i am having problems understanding the roots

have the equation:

given that x = 4 is a real solution for f(x) = x^3 - 4x^2 + x - 4, find one of the complex roots?

and the steps to find a cube root of -8?

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- Sep 16th 2012, 08:05 AMtmanfind a real solution for a complex root
i am having problems understanding the roots

have the equation:

given that x = 4 is a real solution for f(x) = x^3 - 4x^2 + x - 4, find one of the complex roots?

and the steps to find a cube root of -8? - Sep 16th 2012, 08:31 AMProve ItRe: find a real solution for a complex root
Since x = 4 is a solution, that means (x - 4) is a factor. Long divide to get the quadratic factor, and factorise that over the complex numbers to evaluate the other two solutions (they will be complex conjugates).

To find $\displaystyle \displaystyle \begin{align*} \sqrt[3]{-8} \end{align*}$...

$\displaystyle \displaystyle \begin{align*} z^3 &= -8 \\ z^3 + 8 &= 0 \\ (z + 2)\left( z^2 - 2z + 4 \right) &= 0 \\ z + 2 = 0 \textrm{ or } z^2 - 2z + 4 &= 0 \end{align*}$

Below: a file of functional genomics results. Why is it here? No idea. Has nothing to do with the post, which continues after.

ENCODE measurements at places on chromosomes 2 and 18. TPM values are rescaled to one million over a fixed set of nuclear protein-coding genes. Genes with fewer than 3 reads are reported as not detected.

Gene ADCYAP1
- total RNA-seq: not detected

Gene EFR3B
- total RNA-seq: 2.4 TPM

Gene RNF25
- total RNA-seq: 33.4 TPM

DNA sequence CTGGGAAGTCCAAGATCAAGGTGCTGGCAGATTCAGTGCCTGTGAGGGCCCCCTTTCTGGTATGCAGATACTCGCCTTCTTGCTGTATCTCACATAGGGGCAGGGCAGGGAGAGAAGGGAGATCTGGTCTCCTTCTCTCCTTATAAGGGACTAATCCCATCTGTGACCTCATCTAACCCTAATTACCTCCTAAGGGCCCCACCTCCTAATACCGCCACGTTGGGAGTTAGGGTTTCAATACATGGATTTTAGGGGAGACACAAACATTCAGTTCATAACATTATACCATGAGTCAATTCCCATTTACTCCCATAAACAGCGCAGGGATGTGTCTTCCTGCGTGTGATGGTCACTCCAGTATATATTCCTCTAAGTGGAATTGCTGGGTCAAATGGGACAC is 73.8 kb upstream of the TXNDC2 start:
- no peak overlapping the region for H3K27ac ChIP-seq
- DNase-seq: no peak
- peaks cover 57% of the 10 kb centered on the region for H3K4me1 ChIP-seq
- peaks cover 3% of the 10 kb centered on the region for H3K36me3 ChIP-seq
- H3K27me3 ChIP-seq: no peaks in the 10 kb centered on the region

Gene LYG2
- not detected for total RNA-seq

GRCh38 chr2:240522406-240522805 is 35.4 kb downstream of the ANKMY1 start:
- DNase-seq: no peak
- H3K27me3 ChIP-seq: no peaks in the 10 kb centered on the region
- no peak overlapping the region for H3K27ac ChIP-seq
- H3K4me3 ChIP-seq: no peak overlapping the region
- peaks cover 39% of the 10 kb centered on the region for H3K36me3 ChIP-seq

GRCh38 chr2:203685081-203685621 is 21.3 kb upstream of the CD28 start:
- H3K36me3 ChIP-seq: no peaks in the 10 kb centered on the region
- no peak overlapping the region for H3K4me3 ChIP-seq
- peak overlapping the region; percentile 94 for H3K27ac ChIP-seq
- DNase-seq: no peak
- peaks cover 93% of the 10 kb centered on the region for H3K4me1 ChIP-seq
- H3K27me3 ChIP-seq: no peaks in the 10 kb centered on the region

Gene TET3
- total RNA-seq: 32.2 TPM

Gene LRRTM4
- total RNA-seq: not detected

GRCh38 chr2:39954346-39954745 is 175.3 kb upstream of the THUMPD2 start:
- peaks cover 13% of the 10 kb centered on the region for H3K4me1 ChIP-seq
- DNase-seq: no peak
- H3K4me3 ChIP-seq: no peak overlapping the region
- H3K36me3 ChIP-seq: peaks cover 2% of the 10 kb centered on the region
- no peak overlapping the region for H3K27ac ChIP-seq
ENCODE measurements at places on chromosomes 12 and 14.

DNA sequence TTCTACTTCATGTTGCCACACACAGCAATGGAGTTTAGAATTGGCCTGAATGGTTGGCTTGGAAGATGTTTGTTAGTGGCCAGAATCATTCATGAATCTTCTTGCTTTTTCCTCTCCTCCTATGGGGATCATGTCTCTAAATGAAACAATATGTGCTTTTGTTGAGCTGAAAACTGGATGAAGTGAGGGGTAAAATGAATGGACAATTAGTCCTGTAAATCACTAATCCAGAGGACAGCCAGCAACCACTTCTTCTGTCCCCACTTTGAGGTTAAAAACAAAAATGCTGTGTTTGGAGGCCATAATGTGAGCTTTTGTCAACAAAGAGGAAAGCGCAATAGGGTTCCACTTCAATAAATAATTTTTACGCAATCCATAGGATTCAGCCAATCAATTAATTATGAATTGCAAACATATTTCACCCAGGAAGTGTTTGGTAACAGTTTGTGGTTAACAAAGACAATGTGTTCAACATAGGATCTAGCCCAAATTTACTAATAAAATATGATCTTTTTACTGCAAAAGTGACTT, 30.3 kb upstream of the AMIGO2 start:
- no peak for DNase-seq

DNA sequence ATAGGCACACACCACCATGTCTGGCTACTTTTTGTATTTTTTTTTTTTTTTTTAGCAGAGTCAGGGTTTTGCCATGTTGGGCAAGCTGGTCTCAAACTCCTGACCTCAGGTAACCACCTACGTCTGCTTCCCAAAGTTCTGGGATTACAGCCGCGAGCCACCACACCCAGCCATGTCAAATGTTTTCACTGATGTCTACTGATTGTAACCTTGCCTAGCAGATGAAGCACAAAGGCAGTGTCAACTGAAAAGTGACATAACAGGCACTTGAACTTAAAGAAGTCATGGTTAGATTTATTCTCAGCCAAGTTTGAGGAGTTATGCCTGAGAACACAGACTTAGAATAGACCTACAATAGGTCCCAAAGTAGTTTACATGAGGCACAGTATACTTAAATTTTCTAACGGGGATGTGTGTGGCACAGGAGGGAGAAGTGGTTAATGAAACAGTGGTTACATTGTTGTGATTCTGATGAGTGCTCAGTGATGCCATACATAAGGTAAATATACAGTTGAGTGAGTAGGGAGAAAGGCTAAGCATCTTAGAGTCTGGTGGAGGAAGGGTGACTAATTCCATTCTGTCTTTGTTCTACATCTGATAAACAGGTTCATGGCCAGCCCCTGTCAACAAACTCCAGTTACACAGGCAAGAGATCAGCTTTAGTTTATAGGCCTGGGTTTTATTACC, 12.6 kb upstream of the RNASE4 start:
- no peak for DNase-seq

Solve each of those two equations to find the three cube roots of -8. - Sep 16th 2012, 10:32 AMDevenoRe: find a real solution for a complex root
an only slighter easier way:

suppose we already know how to find the 3 cube roots of 1 (by, say, using trigonometry), call these: 1, ω, and ω^{2}(= $\displaystyle \overline{\omega}$).

(it should be easy to see that if ω^{3}= 1, and ω ≠ 1, then (ω^{2})^{3}= (ω^{3})^{2}= (1)(1) = 1, as well).

(we can find these by factoring x^{3}- 1 = (x - 1)(x^{2}+ x + 1), also).

then (x + 2)(x + 2ω)(x + 2ω^{2}) = (x + 2)(x^{2}+ (2ω + 2ω^{2})x + 4ω^{3})

= (x + 2)(x^{2}+ 2(ω + ω^{2})x + 4), and we know from above that: ω + ω^{2}= -1, so:

= (x + 2)(x^{2}- 2x^{2}+ 4) = x^{3}+ 8

so the three cube roots of -8 are -2,-2ω, and -2ω^{2}. - Sep 16th 2012, 12:01 PMtmanRe: find a real solution for a complex root
you mean to factor out a x to get x^2-4x+4

then (x-2)(x-2)/x-4? - Sep 16th 2012, 08:50 PMProve ItRe: find a real solution for a complex root
I don't know who you're speaking to, but no, there is no factoring of a single x. You are going to long divide $\displaystyle \displaystyle \begin{align*} \frac{x^3 - 4x^2 + x - 4}{x - 4} \end{align*}$.

The top is also able to be factorised by grouping...

$\displaystyle \displaystyle \begin{align*} x^3 - 4x^2 + x - 4 &= x^3 + x - 4x^2 - 4 \\ &= x\left( x^2 + 1 \right) - 4 \left( x^2 + 1 \right) \\ &= (x - 4) \left( x^2 + 1 \right) \\ &= (x - 4) (x - i)(x + i) \end{align*}$ - Sep 16th 2012, 08:51 PMProve ItRe: find a real solution for a complex root